Clinging, Pink Ginning & Nearly Winning - The Richell Prize 2017

9:48 AM

Winner Sam Coley (the chap in the middle with the trophy), flanked from left by three of our judges (my new favourite people in the world): Robert Watkins, Amelia Lush and Izzy Roberts-Orr.

Wowzers, what a week!

A gal is quite overcome with gratitude and exhaustion. Gratitude for being awarded the Highly Commended gong at the 2017 Richell Prize; exhaustion for making a party of it and, being of a certain age, needing a few days to get over said partying!

I spent the week preceding the big night practicing saying 'Richell'. My 7 year old daughter insisted it be pronounced to rhyme with Michelle and of course, in the way of headstrong little girls, could not be persuaded otherwise. Fortunately I have a stepson named Mitchell so I thought of him every time I had to say Richell. Richell Prize. Richell-rhymes-with-Mitchell. Sort of.

I got frocked up for the big do on Wednesday night, having decided to ditch the jeans and wear a skirt and heels with the new Witchery top my lovely husband bought me for my birthday (I only had to drop a couple of very subtle hints, possibly a link or two to the Witchery website!)

While John went down to the bar to avail himself of the hotel's 24 hour treat bar (lolly jars and fruit and fancy water and such) and to check out the happy hour (some availing was done there as well I believe!) I got dressed and did the hair and makeup, only to find a massive crease down the front of my top. Aaaargh! So on went the iron and due to not wanting to mess up the sprayed-within-an-inch-of-its-life hairdo, I attempted to iron out the crease by kneeling at the end of the ironing board and arranging the fabric over it. I looked like I was prostrating myself at the altar of small electrical appliances! It was, as you can imagine, completely ineffective and I was in great danger of giving myself a third degree burn, so off came the top with minimal damage to the 'do', and I gave it a decent pressing. Crease crisis averted!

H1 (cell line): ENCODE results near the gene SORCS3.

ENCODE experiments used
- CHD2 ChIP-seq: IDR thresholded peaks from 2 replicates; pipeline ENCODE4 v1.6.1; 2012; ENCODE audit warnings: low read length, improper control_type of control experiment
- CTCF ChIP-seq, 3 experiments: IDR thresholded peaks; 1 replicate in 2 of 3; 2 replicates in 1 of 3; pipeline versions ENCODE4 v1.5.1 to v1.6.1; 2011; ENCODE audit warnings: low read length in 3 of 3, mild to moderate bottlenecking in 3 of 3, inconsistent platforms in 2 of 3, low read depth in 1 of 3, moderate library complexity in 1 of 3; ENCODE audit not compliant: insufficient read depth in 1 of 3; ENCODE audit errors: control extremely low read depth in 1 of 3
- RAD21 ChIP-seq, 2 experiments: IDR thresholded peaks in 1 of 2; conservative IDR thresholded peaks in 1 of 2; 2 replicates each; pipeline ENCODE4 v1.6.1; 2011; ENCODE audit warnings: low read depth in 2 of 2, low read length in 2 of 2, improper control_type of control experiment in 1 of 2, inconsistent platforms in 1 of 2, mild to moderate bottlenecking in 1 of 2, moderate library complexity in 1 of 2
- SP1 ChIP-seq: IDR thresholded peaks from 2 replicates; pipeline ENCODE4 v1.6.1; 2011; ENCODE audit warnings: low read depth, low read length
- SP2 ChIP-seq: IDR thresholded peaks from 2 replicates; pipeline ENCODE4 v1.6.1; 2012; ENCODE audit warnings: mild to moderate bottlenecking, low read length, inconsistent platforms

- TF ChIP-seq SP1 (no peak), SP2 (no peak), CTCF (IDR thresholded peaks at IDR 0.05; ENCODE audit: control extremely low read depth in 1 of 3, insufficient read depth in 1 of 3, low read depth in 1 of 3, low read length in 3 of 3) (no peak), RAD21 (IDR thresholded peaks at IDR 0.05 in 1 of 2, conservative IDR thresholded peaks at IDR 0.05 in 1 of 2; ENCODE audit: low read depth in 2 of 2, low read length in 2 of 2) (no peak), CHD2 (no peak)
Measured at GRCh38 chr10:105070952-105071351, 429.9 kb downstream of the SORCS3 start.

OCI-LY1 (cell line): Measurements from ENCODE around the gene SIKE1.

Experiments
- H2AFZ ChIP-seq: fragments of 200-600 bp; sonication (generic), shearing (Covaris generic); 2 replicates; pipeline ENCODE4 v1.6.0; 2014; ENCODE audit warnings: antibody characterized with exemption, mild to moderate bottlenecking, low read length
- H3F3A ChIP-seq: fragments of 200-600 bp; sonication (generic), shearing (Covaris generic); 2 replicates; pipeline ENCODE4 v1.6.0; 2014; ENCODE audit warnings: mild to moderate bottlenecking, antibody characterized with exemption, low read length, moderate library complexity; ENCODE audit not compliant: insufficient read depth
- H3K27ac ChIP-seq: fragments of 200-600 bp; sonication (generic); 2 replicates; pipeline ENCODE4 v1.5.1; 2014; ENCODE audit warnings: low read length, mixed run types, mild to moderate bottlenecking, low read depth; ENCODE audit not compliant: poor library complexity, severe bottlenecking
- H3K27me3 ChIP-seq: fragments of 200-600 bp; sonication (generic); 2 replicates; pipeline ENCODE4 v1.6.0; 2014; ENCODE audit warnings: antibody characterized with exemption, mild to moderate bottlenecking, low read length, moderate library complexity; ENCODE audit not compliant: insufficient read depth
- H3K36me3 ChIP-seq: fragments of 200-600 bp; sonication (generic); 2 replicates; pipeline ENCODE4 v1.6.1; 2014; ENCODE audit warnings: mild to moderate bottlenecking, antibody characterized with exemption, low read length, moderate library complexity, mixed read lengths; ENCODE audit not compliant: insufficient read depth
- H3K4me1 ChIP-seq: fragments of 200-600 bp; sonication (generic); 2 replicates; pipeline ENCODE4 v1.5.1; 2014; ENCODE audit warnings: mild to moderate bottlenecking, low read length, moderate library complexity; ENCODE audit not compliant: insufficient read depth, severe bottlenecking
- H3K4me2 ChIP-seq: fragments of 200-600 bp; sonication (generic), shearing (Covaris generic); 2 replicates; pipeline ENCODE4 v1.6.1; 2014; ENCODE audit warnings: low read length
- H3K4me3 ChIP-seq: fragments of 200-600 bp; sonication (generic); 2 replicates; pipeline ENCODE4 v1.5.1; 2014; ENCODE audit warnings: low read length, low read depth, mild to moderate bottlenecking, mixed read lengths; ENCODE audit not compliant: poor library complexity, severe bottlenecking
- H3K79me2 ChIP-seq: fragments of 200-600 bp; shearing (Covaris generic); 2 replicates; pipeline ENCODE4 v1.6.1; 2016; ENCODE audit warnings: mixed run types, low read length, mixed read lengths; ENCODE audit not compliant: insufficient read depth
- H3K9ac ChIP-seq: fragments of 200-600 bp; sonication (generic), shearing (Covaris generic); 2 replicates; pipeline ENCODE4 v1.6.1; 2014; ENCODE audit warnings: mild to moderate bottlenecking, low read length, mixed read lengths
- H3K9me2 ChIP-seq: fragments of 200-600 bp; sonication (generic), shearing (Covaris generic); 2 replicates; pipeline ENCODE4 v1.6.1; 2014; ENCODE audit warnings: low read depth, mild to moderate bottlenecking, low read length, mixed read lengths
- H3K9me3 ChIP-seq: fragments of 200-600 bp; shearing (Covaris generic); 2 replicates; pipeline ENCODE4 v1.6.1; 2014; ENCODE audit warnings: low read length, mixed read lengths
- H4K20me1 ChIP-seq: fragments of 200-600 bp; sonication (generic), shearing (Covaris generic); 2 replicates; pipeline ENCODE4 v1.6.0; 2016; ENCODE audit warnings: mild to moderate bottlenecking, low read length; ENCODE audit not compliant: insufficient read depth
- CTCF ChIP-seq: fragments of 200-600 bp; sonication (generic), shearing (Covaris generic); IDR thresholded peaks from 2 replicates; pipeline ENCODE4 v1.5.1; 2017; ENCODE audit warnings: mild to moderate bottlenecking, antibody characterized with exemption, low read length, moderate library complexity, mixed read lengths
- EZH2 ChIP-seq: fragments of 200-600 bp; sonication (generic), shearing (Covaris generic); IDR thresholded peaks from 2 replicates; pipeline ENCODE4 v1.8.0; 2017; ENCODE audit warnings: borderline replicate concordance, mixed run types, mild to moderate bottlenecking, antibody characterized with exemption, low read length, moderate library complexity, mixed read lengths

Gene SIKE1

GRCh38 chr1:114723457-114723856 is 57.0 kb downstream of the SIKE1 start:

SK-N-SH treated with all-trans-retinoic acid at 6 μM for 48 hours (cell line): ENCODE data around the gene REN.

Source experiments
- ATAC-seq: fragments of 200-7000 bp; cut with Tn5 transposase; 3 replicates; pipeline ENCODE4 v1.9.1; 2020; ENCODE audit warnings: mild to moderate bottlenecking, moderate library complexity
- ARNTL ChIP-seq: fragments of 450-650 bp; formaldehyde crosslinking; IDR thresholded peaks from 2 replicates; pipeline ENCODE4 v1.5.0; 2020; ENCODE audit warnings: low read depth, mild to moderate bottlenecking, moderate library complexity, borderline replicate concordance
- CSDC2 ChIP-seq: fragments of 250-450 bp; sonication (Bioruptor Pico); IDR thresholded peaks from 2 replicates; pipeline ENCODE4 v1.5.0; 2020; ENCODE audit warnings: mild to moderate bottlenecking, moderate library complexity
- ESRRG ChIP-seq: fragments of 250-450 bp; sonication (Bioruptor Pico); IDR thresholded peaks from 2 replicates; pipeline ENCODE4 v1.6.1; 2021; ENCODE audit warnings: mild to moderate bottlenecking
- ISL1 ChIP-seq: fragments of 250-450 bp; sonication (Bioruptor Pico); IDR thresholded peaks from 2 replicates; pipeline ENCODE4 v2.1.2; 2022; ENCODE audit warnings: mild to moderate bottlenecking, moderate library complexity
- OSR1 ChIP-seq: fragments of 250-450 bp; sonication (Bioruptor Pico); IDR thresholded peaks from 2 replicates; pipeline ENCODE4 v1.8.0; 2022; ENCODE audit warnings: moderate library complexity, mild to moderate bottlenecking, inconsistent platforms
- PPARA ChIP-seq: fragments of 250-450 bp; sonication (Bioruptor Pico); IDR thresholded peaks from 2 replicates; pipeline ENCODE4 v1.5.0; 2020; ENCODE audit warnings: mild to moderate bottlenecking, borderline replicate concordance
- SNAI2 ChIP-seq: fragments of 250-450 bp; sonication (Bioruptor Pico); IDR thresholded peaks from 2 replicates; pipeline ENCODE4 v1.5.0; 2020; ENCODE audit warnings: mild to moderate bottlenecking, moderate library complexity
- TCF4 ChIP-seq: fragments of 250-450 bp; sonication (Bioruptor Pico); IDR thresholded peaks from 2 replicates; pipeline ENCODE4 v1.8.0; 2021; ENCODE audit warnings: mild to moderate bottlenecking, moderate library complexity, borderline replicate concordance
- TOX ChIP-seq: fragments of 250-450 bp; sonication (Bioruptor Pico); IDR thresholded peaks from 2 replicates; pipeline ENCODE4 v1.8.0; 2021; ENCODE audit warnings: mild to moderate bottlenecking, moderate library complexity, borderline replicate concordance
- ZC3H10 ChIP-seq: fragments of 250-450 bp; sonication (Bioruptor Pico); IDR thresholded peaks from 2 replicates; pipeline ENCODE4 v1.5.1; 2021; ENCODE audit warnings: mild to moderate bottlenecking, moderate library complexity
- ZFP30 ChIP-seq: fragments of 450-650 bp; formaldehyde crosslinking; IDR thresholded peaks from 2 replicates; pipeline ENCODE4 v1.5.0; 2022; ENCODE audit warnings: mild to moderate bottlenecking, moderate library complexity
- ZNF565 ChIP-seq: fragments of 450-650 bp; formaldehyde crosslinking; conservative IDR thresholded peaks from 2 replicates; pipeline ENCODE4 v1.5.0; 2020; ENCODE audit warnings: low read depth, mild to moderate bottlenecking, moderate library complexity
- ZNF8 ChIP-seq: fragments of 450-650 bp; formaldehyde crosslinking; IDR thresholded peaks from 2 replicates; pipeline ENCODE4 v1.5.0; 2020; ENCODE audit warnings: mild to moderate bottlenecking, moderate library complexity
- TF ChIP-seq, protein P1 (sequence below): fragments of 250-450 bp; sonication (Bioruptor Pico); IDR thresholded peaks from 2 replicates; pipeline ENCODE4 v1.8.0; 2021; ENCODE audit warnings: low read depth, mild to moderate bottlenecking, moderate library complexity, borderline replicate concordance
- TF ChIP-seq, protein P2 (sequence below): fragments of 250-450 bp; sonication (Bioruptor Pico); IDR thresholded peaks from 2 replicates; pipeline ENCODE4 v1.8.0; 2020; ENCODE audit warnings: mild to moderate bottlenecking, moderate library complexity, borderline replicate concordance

Whoever heard of a 24 hour treat bar - we LOVED the Ovolo hotel in Woolloomooloo

The ceremony was held at Boy Charlton pool, a gorgeous spot right on the harbour at Mrs Macquarie's Chair, where we were plied with pretty pink gin cocktails and divine nibbles that included zucchini flowers and arancini balls. Of course, knowing I'd need to smile for the cameras at some point, I renounced the food in favour of the cocktails, not wanting some great wad of green zucchini marring the pearly whites in the pictures. So vain (but, equally, so sensible don't you think?)

I was not so lucky with static in the skirt, as you'll see from the pics, where the outline of my legs is rather more evident than one anticipated!

Yours truly, attempting to minimise the clinging effect of the offending staticky skirt with a pose reminiscent of someone needing the loo!

Anyhoo . . .

HUGE congrats to Sam Coley who took out the trophy. Sam, I'm absolutely thrilled to be the Jessica Mauboy to your Damien Leith (who is also a writer - spooky!)

I have read Sam's first chapter and it moved me so much I wanted to reach into the screen and hug his characters. I can't wait to read the full novel. Sam is a talent to watch I tell you! He is also lovely in every possible way and is on a promise to come for dinner with the family next time he's in Sydney.

From left: Julie Keys, Yours Truly, Sam Coley

Two of the shortlisters couldn't make it on Wednesday, but I have been chatting with Miranda Debeljakovic and Karen Wyld and they are both gorgeous, talented women who we should also watch with a keen eye (click through the links to see what the judges said about their work).

The final shortlister is Julie Keys and, oh my goodness, I am champing at the bit to read her book Triptych which she and I discussed in detail on the night. Art and history and a dual timeline - right up my alley!